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GESIS Training
GESIS - Leibniz-Institute for the Social Sciences

GESIS Training News

October 2023

Spring Seminar | Summer School | Fall Seminar | Workshops

Table of Contents

GESIS Workshops 2024 – Tailored to Your Needs

GESIS Spring Seminar 2024 – Cutting-Edge Methods – Save the Date

Save the date: 26 February - 15 March 2024, for an inspiring learning experience! The GESIS Spring Seminar is renowned for providing high-quality training in state-of-the-art techniques in quantitative data analysis taught by leading experts in the field. Each year, we select a topic that mirrors the latest advancements and innovations in social science research methodology. Next year we’ll delve into "Recent Developments in Longitudinal Data Analysis". We are excited to announce that Scott Cunningham, author of Causal Inference: The Mixtape, will be teaching a class on "Recent Developments in Difference-in-Differences Estimation" in week 2 (04 - 08 March). In week 3 (11 - 15 March), Martin Spindler will cover "Causal Machine Learning for Cross-sectional and Panel Data". The course in week 1 will focus on "Advanced Longitudinal and Panel Data Analysis". More details to follow soon.

Participate in the Spring Seminar to ...

🔍 gain profound insights into advanced quantitative research methods in the social sciences;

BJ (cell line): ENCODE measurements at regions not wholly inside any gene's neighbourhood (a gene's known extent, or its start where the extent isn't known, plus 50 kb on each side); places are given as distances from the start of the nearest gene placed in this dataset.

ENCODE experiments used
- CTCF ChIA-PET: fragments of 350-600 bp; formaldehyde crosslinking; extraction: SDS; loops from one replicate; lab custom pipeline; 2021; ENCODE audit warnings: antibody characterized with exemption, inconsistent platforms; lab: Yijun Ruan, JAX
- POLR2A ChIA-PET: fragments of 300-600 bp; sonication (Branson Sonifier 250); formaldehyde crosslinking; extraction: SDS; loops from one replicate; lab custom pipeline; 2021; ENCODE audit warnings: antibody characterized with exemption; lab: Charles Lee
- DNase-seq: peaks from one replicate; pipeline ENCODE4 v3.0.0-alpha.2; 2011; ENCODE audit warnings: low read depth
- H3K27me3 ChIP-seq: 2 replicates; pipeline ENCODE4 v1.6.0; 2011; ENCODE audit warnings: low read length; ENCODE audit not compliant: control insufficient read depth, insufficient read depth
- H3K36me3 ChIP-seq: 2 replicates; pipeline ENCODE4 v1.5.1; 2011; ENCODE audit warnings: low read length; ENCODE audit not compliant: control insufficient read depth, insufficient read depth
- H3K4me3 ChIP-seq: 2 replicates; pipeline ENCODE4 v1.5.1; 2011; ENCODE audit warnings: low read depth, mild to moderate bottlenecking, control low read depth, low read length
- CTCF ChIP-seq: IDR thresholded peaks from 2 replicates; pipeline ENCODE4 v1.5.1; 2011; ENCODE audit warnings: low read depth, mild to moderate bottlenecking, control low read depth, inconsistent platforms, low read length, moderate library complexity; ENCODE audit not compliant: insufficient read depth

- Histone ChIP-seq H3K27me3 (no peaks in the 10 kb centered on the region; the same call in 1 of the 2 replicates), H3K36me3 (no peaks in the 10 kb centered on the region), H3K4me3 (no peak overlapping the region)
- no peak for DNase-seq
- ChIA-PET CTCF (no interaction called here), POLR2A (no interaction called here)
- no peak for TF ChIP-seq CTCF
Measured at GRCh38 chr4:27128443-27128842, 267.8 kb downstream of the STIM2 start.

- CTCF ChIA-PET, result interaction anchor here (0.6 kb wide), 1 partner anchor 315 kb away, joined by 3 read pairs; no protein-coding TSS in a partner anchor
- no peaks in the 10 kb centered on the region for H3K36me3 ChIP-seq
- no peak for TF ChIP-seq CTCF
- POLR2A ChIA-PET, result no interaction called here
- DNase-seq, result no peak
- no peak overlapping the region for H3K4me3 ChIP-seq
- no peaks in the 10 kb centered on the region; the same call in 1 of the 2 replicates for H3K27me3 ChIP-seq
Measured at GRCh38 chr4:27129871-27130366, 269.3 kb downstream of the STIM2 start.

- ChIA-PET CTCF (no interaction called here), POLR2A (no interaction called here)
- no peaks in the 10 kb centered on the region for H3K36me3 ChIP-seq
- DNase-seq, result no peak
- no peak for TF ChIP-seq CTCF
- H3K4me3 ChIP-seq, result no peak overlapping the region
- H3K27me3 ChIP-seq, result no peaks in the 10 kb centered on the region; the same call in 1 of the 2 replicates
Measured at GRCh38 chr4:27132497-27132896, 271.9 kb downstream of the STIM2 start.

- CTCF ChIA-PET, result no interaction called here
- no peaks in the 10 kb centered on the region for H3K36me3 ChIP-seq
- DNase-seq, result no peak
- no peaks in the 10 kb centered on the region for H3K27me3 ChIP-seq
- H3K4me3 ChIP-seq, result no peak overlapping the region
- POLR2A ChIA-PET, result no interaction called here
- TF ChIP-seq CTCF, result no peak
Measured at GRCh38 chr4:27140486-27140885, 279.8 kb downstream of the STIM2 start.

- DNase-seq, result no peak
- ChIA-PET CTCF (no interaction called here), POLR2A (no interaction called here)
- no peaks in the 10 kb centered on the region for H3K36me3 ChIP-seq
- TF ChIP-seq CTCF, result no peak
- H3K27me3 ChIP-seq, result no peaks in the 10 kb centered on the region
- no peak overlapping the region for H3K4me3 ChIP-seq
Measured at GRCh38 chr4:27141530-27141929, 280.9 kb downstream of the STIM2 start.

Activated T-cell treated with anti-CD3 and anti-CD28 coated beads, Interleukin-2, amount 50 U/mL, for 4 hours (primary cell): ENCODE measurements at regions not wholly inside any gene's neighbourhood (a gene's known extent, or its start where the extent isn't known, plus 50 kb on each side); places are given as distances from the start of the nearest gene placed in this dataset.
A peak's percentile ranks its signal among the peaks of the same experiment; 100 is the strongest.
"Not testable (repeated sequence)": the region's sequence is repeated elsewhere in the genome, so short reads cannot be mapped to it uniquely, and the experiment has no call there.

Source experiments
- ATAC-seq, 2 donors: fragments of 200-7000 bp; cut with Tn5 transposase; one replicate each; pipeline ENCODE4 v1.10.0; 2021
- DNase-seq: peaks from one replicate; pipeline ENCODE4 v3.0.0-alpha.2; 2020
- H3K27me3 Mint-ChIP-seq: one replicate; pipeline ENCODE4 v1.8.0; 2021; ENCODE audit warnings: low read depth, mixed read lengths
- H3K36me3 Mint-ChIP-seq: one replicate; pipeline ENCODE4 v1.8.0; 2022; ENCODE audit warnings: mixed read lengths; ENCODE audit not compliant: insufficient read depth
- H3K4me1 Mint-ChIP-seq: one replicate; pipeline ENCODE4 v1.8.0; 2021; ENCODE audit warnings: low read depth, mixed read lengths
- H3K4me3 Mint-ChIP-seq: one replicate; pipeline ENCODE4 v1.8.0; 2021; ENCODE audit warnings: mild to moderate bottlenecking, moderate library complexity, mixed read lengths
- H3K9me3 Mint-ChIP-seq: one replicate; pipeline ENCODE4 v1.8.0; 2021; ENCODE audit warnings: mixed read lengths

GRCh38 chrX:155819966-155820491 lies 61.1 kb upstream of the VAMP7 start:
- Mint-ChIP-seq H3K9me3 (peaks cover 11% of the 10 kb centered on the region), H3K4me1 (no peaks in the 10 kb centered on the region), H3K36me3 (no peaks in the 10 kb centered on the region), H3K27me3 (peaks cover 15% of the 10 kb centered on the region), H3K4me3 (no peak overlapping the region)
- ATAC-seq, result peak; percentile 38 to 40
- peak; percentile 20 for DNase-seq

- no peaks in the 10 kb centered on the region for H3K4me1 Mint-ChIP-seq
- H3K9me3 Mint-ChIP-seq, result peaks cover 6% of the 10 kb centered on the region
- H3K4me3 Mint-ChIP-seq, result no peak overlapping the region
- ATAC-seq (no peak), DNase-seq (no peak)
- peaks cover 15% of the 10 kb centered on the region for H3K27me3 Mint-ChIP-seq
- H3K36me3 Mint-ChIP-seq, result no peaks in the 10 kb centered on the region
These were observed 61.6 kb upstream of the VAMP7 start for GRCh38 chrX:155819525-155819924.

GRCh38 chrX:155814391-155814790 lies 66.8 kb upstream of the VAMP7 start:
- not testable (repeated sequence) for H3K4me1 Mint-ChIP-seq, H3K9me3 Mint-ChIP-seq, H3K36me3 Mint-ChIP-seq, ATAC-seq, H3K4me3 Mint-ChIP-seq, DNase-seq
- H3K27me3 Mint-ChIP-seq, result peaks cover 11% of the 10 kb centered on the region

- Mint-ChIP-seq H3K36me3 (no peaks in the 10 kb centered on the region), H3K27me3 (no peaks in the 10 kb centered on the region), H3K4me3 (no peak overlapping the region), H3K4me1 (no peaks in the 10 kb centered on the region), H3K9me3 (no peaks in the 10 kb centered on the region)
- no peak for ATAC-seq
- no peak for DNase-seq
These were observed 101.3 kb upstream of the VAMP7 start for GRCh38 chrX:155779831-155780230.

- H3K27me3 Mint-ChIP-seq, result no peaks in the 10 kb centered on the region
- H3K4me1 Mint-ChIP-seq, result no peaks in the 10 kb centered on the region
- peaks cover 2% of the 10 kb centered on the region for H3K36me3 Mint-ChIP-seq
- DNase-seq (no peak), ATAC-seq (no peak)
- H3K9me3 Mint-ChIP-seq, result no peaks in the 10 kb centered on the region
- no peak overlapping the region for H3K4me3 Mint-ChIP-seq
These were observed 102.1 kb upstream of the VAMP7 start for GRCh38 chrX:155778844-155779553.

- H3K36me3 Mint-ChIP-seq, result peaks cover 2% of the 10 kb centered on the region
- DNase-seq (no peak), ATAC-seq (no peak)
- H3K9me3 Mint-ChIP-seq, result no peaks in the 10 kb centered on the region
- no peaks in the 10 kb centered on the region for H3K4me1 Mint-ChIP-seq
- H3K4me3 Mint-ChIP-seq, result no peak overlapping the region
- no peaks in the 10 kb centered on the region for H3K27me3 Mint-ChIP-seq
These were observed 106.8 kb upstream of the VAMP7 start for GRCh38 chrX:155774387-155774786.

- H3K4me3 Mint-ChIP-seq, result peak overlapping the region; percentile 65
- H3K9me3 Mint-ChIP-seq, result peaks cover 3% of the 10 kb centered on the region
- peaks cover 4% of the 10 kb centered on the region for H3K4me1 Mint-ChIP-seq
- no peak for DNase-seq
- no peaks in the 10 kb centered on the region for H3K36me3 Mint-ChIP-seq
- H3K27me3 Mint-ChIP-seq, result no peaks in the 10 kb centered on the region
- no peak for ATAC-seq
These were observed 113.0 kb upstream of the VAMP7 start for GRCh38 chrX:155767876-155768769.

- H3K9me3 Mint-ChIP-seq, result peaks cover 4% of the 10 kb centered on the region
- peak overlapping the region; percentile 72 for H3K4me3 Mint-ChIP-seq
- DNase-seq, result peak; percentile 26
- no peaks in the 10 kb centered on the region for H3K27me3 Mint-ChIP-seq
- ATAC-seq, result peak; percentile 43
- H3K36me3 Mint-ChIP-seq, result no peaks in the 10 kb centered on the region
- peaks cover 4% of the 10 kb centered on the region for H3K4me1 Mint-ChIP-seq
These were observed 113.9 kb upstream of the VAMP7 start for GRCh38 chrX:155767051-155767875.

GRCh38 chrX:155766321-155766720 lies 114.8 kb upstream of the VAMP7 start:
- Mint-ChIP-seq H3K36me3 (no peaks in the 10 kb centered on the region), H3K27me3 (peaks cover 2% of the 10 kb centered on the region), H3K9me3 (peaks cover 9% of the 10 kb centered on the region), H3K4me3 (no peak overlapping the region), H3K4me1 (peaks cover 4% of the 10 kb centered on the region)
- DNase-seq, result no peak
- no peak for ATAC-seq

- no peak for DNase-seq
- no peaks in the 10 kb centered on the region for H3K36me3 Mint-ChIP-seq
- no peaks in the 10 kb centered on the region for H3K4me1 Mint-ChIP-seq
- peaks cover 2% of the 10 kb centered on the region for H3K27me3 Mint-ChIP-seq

🔬 apply the latest quantitative analysis techniques to enhance your research endeavors;

🗣️ engage in stimulating conversations with like-minded peers and esteemed professionals;

🤝 expand your network within a welcoming social setting.

The Spring Seminar is tailored for advanced graduate or PhD students, post-docs, and junior and senior researchers who are eager to enhance their knowledge and skills in state-of-the-art techniques in quantitative data analysis. Each course combines insightful lectures with hands-on exercises, providing you with the opportunity to apply these methods to real data. The courses will be taught onsite at GESIS Cologne or offer both onsite and online participation (hybrid). Don't miss out on this enriching experience! Stay tuned for more information here.

A Look Back – GESIS Summer School in Survey Methodology 2023

For the twelfth time in a row, Europe’s leading summer school in survey methodology took place from 02 - 25 August 2023 in Cologne and online. Over 200 participants from the international academic community took part in a series of excellent virtual and onsite courses on methods and techniques of survey methodology. [Continue reading]

If you could not make it this summer, please save the date for the next edition:

24 July - 16 August 2024!

The courses will take place either at GESIS Cologne, online via Zoom, or offer both onsite and online participation (hybrid). The program will be announced in February 2024 and in our newsletter in the first quarter of 2024. For more information on the GESIS Summer School, visit our website.

Stay tuned!

Fabienne Lind (University of Vienna) & Hauke Licht (University of Cologne)


Fabienne Lind is a postdoctoral researcher at the Department of Communication at the University of Vienna. Her main research interests are the advancement of content analysis methodology, comparative research, European media discourses about migration, and knowledge gap research. In her dissertation, she introduces, compares, and evaluates strategies for the automated analysis of text collections in different languages for cross-country research. Fabienne Lind was part of the Horizon 2020 projects REMINDER and MIRROR and is currently a member of the H2020 project OPTED and the COST Action OPINION.